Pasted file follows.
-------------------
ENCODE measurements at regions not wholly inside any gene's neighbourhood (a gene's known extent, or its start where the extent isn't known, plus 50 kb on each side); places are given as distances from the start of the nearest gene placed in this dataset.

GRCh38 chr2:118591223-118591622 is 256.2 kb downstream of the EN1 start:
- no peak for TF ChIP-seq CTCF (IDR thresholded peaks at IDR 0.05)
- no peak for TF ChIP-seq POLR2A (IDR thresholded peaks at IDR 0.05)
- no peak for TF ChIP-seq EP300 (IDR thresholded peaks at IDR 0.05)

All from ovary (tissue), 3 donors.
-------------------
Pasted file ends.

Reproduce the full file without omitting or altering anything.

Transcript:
ENCODE measurements at regions not wholly inside any gene's neighbourhood (a gene's known extent, or its start where the extent isn't known, plus 50 kb on each side); places are given as distances from the start of the nearest gene placed in this dataset.

GRCh38 chr2:118591223-118591622 is 256.2 kb downstream of the EN1 start:
- no peak for TF ChIP-seq CTCF (IDR thresholded peaks at IDR 0.05)
- no peak for TF ChIP-seq POLR2A (IDR thresholded peaks at IDR 0.05)
- no peak for TF ChIP-seq EP300 (IDR thresholded peaks at IDR 0.05)

All from ovary (tissue), 3 donors.